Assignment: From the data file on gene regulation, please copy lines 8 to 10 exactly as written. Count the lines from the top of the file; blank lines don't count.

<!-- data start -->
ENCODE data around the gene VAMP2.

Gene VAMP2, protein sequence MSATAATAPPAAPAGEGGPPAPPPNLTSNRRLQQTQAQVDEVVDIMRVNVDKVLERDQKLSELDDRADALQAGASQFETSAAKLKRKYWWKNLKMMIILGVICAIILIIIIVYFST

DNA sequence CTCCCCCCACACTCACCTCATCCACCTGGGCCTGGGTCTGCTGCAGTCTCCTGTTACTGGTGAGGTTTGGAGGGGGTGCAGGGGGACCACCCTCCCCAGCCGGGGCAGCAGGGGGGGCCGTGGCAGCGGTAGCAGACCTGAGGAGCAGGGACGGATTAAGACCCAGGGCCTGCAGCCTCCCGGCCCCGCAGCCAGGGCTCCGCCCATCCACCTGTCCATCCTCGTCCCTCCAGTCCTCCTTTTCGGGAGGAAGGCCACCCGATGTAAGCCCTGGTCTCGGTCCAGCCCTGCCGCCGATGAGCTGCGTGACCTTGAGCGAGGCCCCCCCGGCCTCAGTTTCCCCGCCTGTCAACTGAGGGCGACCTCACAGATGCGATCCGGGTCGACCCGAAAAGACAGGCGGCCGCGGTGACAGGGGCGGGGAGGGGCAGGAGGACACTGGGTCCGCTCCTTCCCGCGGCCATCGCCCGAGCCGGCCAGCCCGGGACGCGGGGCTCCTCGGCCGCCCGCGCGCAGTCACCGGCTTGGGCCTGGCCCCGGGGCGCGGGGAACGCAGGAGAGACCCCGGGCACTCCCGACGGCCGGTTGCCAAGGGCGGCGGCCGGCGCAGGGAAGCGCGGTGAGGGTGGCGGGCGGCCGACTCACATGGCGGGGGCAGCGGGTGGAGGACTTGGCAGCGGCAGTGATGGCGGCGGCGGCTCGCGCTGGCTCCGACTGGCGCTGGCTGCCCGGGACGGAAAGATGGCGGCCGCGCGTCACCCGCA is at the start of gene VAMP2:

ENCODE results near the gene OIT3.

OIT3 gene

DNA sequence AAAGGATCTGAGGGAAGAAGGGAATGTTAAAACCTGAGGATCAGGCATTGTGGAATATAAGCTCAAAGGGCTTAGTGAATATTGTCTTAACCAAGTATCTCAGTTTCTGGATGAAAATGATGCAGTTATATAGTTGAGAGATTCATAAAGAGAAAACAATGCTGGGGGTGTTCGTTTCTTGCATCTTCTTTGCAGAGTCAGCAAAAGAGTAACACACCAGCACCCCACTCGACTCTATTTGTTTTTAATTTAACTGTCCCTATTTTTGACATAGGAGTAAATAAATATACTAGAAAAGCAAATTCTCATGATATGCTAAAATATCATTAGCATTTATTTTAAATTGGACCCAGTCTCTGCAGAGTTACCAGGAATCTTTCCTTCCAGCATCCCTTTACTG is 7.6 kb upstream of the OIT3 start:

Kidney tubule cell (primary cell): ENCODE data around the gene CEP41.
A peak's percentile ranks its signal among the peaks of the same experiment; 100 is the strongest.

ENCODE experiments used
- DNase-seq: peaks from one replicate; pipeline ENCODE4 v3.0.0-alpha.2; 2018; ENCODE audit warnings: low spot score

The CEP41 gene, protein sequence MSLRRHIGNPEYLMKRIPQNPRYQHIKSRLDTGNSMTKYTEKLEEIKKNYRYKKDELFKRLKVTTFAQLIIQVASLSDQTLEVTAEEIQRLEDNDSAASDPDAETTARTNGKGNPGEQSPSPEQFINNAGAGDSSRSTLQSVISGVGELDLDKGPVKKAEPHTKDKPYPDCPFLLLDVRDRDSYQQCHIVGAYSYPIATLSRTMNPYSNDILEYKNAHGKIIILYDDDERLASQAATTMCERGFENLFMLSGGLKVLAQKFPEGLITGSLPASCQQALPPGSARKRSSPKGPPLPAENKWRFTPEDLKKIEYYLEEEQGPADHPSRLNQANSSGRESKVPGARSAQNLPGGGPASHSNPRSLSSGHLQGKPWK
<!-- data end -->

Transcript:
A peak's percentile ranks its signal among the peaks of the same experiment; 100 is the strongest.

ENCODE experiments used
- DNase-seq: peaks from one replicate; pipeline ENCODE4 v3.0.0-alpha.2; 2018; ENCODE audit warnings: low spot score